Variety is the spice of life so this blog is a contribution from guest blogger B.Eagle, history pro extraordinaire and a newbie to the blogging scene. Read on and enjoy his lowdown on some of the UK’s top castles.
From dominating the British skyline to housing some of the most famous historical figures, castles have been an integral part of Great British culture for the last thousand years. However, even after seeing many of the colossal fortresses for myself, there are those special few that have a left a strong impression of awe and majesty upon me. I want to take you through my five favourite Great British castles and share with you my fascination of these medieval marvels.
As one of Queen Elizabeth II’s official residences, it comes as no surprise that Windsor Castle is perhaps the most popular and well known castle on the entire planet. Sprawling staterooms and the magnificent cylindrical tower bring the castle to life, with the architecture alone being enough to leave visitors speechless. Nevertheless, the historical significance of the castle trumps the grand building itself. Wander down to St George’s Chapel to meet some of the most famous historical figures to inhabit the British Isles.
Explore each and every corner of the chapel and discover majestic monuments for royals old and new, from George VI to the towering Edward IV. Meander down the centre of this timeless building and beneath your feet lies the mightiest of all English monarchs, Henry VIII. The sheer wealth of history oozes out of every wall at Windsor, making it an unmissable stop for any history enthusiast or lover of all things Royal Family. I didn’t even get around to talking about a certain Royal Wedding that took place there last year!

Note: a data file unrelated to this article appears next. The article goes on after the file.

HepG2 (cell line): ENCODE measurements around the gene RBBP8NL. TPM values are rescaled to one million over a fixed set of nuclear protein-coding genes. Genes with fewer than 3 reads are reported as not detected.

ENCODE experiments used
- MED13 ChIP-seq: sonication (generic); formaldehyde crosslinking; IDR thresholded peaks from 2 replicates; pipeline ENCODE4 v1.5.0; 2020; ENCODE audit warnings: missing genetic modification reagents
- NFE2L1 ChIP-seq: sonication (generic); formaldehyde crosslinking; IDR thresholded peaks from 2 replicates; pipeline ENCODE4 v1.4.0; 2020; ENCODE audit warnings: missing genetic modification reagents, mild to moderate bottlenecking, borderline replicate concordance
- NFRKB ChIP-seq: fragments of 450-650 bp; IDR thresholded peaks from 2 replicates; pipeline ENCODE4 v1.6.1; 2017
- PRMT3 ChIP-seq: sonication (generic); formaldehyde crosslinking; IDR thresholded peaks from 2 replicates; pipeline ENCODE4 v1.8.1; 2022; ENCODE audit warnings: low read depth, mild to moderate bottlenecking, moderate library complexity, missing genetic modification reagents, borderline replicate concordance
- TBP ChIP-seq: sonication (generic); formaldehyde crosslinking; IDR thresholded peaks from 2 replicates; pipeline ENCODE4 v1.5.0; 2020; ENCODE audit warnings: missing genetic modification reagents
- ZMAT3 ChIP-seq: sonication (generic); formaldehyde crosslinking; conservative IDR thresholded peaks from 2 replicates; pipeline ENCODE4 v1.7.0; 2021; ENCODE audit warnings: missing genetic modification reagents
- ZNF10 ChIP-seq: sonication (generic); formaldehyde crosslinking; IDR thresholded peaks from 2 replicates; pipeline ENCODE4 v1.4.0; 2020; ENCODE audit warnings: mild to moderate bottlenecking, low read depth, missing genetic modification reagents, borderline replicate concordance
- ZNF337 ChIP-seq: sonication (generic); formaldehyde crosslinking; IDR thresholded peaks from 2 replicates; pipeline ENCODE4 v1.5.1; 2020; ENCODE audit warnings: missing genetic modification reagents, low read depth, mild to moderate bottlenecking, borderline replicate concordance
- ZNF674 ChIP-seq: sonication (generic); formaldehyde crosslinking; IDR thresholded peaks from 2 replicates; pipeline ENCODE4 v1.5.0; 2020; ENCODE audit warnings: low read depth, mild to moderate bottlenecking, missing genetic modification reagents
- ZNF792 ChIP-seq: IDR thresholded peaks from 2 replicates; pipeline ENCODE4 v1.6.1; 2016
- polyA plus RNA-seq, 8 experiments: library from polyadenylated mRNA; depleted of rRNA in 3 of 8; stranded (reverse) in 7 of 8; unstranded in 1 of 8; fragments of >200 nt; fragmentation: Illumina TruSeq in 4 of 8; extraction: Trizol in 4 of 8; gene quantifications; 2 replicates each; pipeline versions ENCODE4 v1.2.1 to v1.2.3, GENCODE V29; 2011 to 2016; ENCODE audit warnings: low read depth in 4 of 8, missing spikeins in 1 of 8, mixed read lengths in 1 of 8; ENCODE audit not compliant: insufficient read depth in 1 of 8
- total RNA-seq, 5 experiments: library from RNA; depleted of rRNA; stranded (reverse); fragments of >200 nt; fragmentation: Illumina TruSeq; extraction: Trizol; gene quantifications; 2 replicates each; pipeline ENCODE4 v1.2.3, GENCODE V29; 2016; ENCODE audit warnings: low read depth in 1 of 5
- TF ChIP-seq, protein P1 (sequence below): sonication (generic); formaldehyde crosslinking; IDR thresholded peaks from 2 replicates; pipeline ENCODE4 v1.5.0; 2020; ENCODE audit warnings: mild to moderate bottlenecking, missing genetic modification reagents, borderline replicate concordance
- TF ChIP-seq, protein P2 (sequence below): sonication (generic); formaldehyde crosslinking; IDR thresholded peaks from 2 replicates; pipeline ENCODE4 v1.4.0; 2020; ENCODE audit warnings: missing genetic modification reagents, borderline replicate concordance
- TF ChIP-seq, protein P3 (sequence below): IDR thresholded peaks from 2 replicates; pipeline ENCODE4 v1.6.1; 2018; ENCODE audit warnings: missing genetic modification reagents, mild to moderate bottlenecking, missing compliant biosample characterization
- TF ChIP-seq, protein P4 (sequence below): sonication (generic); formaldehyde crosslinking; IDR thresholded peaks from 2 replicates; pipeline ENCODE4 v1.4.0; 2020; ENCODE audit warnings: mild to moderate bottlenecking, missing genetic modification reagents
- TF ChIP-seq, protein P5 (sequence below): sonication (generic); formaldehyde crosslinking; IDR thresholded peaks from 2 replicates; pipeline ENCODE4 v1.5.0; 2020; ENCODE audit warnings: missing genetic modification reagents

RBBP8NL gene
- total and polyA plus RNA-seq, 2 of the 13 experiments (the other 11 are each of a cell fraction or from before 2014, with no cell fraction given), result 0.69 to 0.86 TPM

Sprawling staterooms and the magnificent cylindrical tower bring the castle to life, with the architecture alone being enough to leave visitors speechless.
Whilst Windsor still boasts all the splendour of a royal castle, Kenilworth reveals the other, far more destructive fate of castles around Britain. Nestled within the Warwickshire countryside, the ruin of Kenilworth Castle is still as beautiful as some of the more structurally complete castles in the UK. A prime example of where medieval defences met Elizabethan style, Kenilworth Castle was a fashion statement devised to woo the virgin queen, Elizabeth I, with its stylish decoration.